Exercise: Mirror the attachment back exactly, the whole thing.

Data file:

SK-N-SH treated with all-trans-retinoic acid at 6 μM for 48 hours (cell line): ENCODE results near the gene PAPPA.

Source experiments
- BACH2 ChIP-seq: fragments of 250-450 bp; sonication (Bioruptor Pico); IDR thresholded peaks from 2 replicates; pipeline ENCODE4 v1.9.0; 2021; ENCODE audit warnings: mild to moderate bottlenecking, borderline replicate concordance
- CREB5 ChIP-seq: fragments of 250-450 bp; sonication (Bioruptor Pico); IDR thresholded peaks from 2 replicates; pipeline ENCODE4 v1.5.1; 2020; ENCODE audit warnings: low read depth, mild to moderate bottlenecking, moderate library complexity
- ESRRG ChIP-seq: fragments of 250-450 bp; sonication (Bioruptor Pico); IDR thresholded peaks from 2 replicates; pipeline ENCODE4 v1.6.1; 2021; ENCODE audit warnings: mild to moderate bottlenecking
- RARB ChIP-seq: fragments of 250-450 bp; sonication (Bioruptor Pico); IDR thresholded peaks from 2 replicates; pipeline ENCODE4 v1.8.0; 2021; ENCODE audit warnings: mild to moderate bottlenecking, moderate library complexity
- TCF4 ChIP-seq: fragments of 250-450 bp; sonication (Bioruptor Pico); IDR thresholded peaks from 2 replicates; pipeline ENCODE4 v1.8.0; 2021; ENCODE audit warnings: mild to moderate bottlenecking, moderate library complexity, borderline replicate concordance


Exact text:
SK-N-SH treated with all-trans-retinoic acid at 6 μM for 48 hours (cell line): ENCODE results near the gene PAPPA.

Source experiments
- BACH2 ChIP-seq: fragments of 250-450 bp; sonication (Bioruptor Pico); IDR thresholded peaks from 2 replicates; pipeline ENCODE4 v1.9.0; 2021; ENCODE audit warnings: mild to moderate bottlenecking, borderline replicate concordance
- CREB5 ChIP-seq: fragments of 250-450 bp; sonication (Bioruptor Pico); IDR thresholded peaks from 2 replicates; pipeline ENCODE4 v1.5.1; 2020; ENCODE audit warnings: low read depth, mild to moderate bottlenecking, moderate library complexity
- ESRRG ChIP-seq: fragments of 250-450 bp; sonication (Bioruptor Pico); IDR thresholded peaks from 2 replicates; pipeline ENCODE4 v1.6.1; 2021; ENCODE audit warnings: mild to moderate bottlenecking
- RARB ChIP-seq: fragments of 250-450 bp; sonication (Bioruptor Pico); IDR thresholded peaks from 2 replicates; pipeline ENCODE4 v1.8.0; 2021; ENCODE audit warnings: mild to moderate bottlenecking, moderate library complexity
- TCF4 ChIP-seq: fragments of 250-450 bp; sonication (Bioruptor Pico); IDR thresholded peaks from 2 replicates; pipeline ENCODE4 v1.8.0; 2021; ENCODE audit warnings: mild to moderate bottlenecking, moderate library complexity, borderline replicate concordance